Kennedy House


Graham Kennedy was Principal of St Michael’s Regional High School from 1982 until 1993. He was the first 20th Century lay-principal of the school, succeeding Br Kevin Kearney, the final Christian Brother Principal. Mr Kennedy began his career at Christian Brothers (as it was then known) in 1967, as a Physical Education, Mathematics and History teacher. A Rugby League player of great renown, Graham captained his home country, New Zealand, during a stellar career of 64 international games including 21 tests. He initially came to Wagga Wagga to coach the Kangaroos club and took up a teaching position at CBHS. In 1972 he was offered the position of Deputy Principal and filled that role with dedication, purpose and vision until 1982 when he became the first lay headmaster at the school in nearly a century. St Michael’s flourished under Mr Kennedy’s leadership, setting high standards in academia, music, the arts and in sport. Graham Kennedy’s St Michael’s was a happy place, a school to be respected and admired, where the uniform was worn with pride, the cherished traditions lived up to and a strong code of discipline adhered to. He announced on October 11, 1993 that he would be standing down at year’s end to take up a position as principal of St Dominic’s College at Penrith and the city lost one of its finest contributors to education. Mr Kennedy served St Dominic’s and its 850 students with similar commitment, passion and resolve until his untimely death in 2002. Graham and his wife Margaret had five children: Gary, Michael, Paul, Ross and Natalie.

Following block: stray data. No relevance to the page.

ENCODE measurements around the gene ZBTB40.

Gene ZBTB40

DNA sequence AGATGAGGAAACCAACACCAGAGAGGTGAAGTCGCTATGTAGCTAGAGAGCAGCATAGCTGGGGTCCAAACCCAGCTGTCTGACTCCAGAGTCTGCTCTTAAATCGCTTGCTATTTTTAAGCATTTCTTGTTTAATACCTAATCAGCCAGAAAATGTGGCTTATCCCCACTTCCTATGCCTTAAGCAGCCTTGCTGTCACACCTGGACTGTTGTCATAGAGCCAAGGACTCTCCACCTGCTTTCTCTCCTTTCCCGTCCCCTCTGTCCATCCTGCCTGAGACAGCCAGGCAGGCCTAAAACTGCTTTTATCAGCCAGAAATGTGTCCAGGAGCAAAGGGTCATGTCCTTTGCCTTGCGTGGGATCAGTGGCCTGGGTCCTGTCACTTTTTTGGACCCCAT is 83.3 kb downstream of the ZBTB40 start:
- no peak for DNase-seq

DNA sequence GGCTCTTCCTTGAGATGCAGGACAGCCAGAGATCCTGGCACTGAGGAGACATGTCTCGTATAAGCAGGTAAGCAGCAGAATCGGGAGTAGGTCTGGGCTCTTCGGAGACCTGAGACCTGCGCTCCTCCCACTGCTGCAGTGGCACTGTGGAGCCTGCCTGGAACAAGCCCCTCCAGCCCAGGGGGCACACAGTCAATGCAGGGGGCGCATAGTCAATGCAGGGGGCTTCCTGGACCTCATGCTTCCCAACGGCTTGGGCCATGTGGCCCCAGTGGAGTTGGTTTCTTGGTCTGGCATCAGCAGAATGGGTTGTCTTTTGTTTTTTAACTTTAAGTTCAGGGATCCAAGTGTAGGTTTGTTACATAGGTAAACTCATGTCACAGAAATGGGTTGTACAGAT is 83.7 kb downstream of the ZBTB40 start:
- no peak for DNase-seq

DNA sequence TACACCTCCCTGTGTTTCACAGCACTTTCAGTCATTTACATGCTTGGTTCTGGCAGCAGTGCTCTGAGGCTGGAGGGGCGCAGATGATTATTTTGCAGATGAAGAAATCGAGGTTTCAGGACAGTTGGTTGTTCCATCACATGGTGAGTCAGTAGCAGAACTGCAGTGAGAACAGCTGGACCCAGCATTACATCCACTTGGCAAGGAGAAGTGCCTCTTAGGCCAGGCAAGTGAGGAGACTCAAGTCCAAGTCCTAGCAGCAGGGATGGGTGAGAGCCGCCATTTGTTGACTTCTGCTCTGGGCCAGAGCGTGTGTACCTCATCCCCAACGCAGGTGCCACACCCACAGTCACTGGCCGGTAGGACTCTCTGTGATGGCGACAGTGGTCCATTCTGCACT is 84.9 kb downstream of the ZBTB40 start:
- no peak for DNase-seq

The symbols and the colours on the Kennedy House Shield are significant for our patron Mr Graham Kennedy. For a total of 26 years, Graham was a teacher and principal of St Michael’s Regional High School.
The shield colours of red and blue come from the St Michaels School song which was always sung with immense pride and particularly the final line, “St Michael’s Red and Blue”.
A Celtic cross overlooked the St Michael’s school grounds from atop the main building, and was also prominent on the school crest. The Celtic Cross unites the past with the present. The Celtic cross represents the unity of Heaven and Earth and it is placed between the Southern Cross Constellation and the Murrumbidgee River on the Kennedy House Shield.
The Southern Cross Constellation is the celestial body that has guided and watched over the southern skies since time began and has significance for Mater Dei Catholic College. The Murrumbidgee River was the dominant landscape feature at St Michael’s School.
The book and the ball represent the challenges that Graham Kennedy offered the students at St Michael’s High School. His holistic approach to education embodied the development of mind, body and spirit. These challenges were readily accepted by the students and St Michael’s flourished under the leadership of Graham Kennedy.